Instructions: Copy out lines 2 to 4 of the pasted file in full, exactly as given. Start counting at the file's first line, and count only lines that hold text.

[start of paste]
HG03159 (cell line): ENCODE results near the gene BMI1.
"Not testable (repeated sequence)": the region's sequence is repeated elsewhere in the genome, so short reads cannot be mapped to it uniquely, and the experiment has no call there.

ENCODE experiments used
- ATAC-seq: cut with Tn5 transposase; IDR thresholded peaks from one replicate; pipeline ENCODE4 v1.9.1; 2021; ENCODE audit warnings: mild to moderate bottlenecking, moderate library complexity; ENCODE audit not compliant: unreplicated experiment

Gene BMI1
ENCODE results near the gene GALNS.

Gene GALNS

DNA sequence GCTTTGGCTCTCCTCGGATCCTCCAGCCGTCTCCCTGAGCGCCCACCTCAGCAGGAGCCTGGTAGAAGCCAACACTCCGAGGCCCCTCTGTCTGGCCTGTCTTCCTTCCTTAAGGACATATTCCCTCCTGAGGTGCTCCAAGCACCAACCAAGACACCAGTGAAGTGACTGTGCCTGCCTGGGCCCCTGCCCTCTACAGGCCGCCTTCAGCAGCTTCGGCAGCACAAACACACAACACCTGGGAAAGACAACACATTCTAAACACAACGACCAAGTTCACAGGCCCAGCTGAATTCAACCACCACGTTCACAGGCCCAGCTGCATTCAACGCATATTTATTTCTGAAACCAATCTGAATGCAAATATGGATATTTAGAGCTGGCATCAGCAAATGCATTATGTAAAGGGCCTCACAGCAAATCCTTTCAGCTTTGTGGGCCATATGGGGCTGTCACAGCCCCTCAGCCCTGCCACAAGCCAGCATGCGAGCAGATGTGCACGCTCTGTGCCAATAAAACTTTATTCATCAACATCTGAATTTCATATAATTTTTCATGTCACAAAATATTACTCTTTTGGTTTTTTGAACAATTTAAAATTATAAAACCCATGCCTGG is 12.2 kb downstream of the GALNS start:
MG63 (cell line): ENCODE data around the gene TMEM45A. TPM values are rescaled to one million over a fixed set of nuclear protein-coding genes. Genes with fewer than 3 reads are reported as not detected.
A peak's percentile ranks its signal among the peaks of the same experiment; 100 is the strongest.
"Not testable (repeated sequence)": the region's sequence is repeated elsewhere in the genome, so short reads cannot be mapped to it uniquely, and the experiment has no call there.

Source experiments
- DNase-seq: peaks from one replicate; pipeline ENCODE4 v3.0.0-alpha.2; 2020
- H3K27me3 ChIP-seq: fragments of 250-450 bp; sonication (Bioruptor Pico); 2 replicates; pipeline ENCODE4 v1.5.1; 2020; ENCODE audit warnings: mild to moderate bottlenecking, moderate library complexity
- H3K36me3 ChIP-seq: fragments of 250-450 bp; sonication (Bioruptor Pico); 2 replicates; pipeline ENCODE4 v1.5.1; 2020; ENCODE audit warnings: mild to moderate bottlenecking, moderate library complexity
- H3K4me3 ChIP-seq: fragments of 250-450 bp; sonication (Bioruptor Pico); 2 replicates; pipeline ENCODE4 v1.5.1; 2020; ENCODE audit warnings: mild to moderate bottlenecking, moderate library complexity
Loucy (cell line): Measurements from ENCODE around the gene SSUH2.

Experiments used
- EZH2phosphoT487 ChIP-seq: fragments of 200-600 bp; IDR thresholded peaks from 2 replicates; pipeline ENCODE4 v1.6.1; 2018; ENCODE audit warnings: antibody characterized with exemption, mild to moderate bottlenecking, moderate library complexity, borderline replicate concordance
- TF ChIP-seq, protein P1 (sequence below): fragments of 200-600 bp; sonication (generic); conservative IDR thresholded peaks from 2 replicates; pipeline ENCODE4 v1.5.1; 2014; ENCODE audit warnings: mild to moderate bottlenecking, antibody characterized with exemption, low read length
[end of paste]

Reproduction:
"Not testable (repeated sequence)": the region's sequence is repeated elsewhere in the genome, so short reads cannot be mapped to it uniquely, and the experiment has no call there.

ENCODE experiments used
- ATAC-seq: cut with Tn5 transposase; IDR thresholded peaks from one replicate; pipeline ENCODE4 v1.9.1; 2021; ENCODE audit warnings: mild to moderate bottlenecking, moderate library complexity; ENCODE audit not compliant: unreplicated experiment